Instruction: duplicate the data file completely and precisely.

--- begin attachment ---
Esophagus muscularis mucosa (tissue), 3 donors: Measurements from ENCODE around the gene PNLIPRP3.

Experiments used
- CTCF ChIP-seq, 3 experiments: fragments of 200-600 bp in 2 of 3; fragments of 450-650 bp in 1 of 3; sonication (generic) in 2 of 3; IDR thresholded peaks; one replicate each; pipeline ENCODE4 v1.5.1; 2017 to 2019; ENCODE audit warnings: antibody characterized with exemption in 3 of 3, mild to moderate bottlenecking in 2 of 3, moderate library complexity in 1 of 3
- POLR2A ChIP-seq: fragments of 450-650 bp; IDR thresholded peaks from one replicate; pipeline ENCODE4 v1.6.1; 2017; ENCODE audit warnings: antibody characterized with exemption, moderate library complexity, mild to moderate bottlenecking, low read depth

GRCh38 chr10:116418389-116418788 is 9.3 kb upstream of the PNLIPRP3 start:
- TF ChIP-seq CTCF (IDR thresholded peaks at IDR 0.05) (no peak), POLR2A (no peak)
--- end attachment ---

Esophagus muscularis mucosa (tissue), 3 donors: Measurements from ENCODE around the gene PNLIPRP3.

Experiments used
- CTCF ChIP-seq, 3 experiments: fragments of 200-600 bp in 2 of 3; fragments of 450-650 bp in 1 of 3; sonication (generic) in 2 of 3; IDR thresholded peaks; one replicate each; pipeline ENCODE4 v1.5.1; 2017 to 2019; ENCODE audit warnings: antibody characterized with exemption in 3 of 3, mild to moderate bottlenecking in 2 of 3, moderate library complexity in 1 of 3
- POLR2A ChIP-seq: fragments of 450-650 bp; IDR thresholded peaks from one replicate; pipeline ENCODE4 v1.6.1; 2017; ENCODE audit warnings: antibody characterized with exemption, moderate library complexity, mild to moderate bottlenecking, low read depth

GRCh38 chr10:116418389-116418788 is 9.3 kb upstream of the PNLIPRP3 start:
- TF ChIP-seq CTCF (IDR thresholded peaks at IDR 0.05) (no peak), POLR2A (no peak)